Some states have reduced the ability of insurers and providers to collude and to shut out potential competitors, most commonly by banning the most-favored-nation (MFN) clause, also referred to as a “most favored customer clause,” “prudent buyer clause,” or “nondiscrimination clause”. These ensure that the insurer will receive the best price from the provider.[7] Healthcare providers then cannot offer a better price to another (out-of-state) insurer, thus denying a new insurer the incentive to enter the market. A 2012 DOJ study shows these clauses result in higher prices across the board.[8] The DOJ has prosecuted on this basis and 18 states have enacted the ban (AK, CT, GA, ID, IN, KY, MD, MA, ME, MI, MN, NC, NH, NJ, ND, OH, RI, VT, WV). At a minimum, Delaware could follow the lead of these states. Delaware could also ban anti-steering clauses. In these clauses, an insurer is restricted from steering consumers to competitively priced providers (e.g. out-of-state providers), thus reducing local providers’ incentives to be competitive. Insurer guarantees that a provider will not be excluded from the network create the same problem.

Conclusions

The goal of increasing competition in health insurance by allowing cross-border sales of policies is a good one, but is unlikely to reduce premium prices much unless there is also price competition in the provider network. Additionally, the difficulty and cost of building a local provider network for potential entrants must be reduced as much as possible. Several measures are outlined in this column. Delaware is suffering some of the highest insurance premiums in the country, yet is lagging in investigating and implementing these measures. This has a high cost for its citizens, not just monetarily, but in their health.

-by Stacie Beck, Associate Professor of Economics, University of Delaware

& CRI Advisory Council Member and John Libert, CRI Summer Research Intern.

[1] Large employers who self-insure are exempt from these state regulations.

[2] Compacts require the approval of the US Department of Health and Human Services. HHS has been slow to issue regulations for this, but there has not been any reason to hurry, given states’ disinterest.

[3] See Jackel and Green, The Atlantic, Feb 4, 2017

[4] http://www.ncsl.org/research/health/states-pursue-health-compacts.aspx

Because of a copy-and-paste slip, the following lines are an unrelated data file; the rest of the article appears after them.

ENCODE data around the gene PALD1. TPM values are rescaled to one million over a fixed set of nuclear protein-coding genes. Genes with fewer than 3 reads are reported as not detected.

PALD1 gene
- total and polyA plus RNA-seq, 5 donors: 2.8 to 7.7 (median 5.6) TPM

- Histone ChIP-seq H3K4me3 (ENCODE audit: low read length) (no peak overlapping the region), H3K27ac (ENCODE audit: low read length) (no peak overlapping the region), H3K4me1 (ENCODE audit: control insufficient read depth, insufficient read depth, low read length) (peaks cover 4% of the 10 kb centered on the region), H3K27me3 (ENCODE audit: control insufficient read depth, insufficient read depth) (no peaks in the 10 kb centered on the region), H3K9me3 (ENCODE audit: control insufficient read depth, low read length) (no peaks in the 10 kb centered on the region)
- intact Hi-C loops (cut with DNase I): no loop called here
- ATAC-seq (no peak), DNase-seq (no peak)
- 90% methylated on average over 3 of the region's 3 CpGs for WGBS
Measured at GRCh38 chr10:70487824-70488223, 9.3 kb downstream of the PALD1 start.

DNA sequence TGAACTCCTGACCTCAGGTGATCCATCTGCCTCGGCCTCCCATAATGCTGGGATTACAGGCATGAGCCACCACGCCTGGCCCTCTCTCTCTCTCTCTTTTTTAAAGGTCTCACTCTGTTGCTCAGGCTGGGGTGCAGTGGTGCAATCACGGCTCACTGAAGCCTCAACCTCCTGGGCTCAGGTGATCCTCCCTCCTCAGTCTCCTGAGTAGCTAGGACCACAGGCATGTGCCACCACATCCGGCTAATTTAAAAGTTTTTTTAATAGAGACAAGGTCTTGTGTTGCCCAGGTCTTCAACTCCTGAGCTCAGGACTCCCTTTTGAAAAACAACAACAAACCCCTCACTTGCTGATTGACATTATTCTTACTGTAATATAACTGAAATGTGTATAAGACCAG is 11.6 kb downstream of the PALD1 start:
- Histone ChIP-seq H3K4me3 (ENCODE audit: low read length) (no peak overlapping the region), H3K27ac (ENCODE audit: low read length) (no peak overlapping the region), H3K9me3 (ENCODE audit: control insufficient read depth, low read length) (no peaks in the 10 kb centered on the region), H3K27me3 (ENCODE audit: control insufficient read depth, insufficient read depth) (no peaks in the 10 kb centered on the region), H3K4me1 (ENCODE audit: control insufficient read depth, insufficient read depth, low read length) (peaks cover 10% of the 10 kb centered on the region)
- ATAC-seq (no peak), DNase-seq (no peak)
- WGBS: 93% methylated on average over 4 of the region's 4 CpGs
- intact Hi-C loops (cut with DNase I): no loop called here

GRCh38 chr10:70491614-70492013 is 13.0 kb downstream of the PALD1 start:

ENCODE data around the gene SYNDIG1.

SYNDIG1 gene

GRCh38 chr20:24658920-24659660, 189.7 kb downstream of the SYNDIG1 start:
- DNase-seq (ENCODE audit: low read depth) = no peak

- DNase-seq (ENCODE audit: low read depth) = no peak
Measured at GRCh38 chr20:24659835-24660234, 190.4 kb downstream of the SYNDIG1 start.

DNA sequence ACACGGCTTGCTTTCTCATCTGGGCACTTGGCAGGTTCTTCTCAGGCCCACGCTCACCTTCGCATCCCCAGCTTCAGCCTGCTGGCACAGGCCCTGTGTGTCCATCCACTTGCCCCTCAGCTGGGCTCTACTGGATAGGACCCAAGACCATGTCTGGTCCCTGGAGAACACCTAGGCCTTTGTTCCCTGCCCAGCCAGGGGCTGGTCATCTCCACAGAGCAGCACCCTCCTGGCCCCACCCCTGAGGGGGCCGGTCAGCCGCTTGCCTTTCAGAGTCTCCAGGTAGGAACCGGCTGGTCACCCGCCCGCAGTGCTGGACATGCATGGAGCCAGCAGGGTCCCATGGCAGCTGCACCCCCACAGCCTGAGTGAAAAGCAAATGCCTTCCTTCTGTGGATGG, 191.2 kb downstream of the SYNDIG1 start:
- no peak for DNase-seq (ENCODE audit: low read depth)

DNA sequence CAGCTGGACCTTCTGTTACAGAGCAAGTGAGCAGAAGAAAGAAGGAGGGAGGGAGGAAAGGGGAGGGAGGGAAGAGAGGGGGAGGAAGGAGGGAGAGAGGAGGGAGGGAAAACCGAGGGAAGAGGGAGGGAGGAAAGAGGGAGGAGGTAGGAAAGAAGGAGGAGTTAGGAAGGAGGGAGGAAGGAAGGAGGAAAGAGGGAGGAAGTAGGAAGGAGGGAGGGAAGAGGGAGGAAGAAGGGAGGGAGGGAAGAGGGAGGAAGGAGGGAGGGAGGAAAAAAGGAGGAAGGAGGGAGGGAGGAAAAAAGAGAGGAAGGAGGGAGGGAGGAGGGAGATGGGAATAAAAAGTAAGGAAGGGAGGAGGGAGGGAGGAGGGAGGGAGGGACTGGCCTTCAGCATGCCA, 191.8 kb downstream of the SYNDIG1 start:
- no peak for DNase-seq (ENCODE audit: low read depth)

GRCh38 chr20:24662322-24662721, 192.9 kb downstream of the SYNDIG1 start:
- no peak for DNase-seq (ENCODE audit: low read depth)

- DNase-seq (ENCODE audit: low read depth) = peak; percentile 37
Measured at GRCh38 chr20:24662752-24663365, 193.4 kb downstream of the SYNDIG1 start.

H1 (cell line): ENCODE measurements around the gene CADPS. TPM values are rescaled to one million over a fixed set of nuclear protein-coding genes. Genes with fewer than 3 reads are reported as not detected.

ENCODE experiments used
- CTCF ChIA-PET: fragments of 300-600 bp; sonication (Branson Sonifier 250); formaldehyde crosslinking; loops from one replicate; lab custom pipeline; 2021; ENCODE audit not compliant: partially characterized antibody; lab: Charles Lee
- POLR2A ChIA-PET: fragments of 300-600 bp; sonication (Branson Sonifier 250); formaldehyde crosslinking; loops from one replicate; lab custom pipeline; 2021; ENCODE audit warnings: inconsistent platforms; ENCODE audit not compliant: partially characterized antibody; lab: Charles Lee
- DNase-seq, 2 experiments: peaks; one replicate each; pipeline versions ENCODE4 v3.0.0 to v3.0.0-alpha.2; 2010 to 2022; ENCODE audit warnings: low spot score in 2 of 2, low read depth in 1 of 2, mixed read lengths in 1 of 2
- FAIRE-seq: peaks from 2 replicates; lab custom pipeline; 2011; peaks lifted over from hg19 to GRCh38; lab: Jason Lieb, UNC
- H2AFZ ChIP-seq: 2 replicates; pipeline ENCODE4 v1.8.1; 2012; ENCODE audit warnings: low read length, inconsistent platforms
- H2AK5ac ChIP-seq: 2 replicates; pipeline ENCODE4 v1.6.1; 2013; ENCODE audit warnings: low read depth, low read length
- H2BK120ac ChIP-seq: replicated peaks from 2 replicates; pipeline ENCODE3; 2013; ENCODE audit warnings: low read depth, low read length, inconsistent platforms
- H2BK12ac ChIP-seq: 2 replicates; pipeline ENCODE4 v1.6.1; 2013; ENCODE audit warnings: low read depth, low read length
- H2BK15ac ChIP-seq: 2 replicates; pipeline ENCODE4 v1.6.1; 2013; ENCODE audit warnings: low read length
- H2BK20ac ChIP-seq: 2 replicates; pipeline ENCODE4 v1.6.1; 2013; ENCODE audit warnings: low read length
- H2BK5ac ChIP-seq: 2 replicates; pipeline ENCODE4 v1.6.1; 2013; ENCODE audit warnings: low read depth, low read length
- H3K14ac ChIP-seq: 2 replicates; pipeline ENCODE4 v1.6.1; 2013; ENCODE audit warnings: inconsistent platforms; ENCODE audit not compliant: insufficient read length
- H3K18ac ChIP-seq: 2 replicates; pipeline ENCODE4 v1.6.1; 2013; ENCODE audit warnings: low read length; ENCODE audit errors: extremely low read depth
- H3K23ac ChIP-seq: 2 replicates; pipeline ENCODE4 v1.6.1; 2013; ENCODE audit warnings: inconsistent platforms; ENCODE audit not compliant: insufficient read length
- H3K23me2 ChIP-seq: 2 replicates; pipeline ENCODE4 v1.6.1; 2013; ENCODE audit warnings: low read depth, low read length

[5] Corlette, et al Selling Health Insurance across State Lines Georgetown University Health Policy Institute, 2012, p.11. See also a recent summary by Jenson and Riley “Selling Health Insurance across State Lines” National Academy for State Health Policy, February 2017.

[6] We were unable to discover this regulation’s current status.

[7] It has occurred to us that this might be an unstated reason for providers’ resistance to posting prices for direct pay patients but we are not familiar enough with these contracts to know.

[8] Sznol, Issue Brief: Most Favored Nation Clauses, Blog: The Source on Healthcare Price & Competition, UCSF/UC Hastings Consortium on Law, Science & Health Policy, accessed Aug 18, 2017.

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The House Ways and Means Committee 2008 timeline for Obamacare rollout pre-ordained a complete failure of the health insurance industry in 2017 and 2018. The mechanism of the economic failure known as the “Death Spiral” can be best described by adverse selection. Expensive sick patients are staying in and healthy customers are bailing out.

In December, Highmark offered my wife and me a plan in which our premiums for the year would be $19,000 with a combined deductible of $15,000. We bailed out to Medi-share for a vastly reduced amount of money. Highmark BCBS is now in full-fledged collapse mode, greatly exacerbated by eliminating their HMO option and forcing people into high deductible PPO plans. Their biggest block of patients, Delaware state workers, is at risk. Their biggest problem is Aetna which is making a move to consolidate complete control of the Delaware health insurance market, (they just displaced Geisinger as the health insurer for the state’s second largest employer, Christiana Care Health Systems). Aetna may actually survive the death spiral by sheer size and being the last man standing, thereby dictating rates.

The most recent instruction from President Trump to the IRS to not require tax filers to tell whether or not they purchased health insurance in 2016 accelerates the pace of the collapse by eliminating the risk of a penalty for healthy people not participating in the insurance pool. The pool of covered lives is therefore populated with sicker people. Mandated insurance coverage which eliminates denial for pre-existing conditions causes a situation where an uninsured person can develop an expensive disease and then immediately gain insurance coverage, of course at a substantial loss to the insurer.

All of this was obviously predictable, as I wrote in 2009, by simply looking at the timeline. 2017 and 2018 were baked in 8 years ago. Looking forward, the most optimistic chance for stabilization of the chaotic and insolvent market can only begin in 2019. By that time, the temporary federal Medicaid subsidy to Delaware will be gone and Delaware’s budget will not be able to be balanced. Between the loss of free market health insurance competition, the burgeoning cost of Medicaid, and the cost of providing health insurance to Delaware state workers and pensioners, the budget will be busted.

C.D Casscells, MD

Healthcare Policy

Caesar Rodney Institute

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Originally published at caesarrodney.org

The cost of healthcare in Delaware is again rising rapidly.  It is looming as a major budgetary issue for the State of Delaware current employees and pensioners. Delaware’s Medicaid budget is increasingly strained. There is a steady flow of articles in the News Journal about the rising cost of health insurance, the rising cost of pharmaceuticals, and the rapid rise in both co-pays and deductibles for patients. There are, however, a few elements in play that have been overlooked, and may have significant effects in the short-term on the overall costs of both insurance and actual healthcare delivery.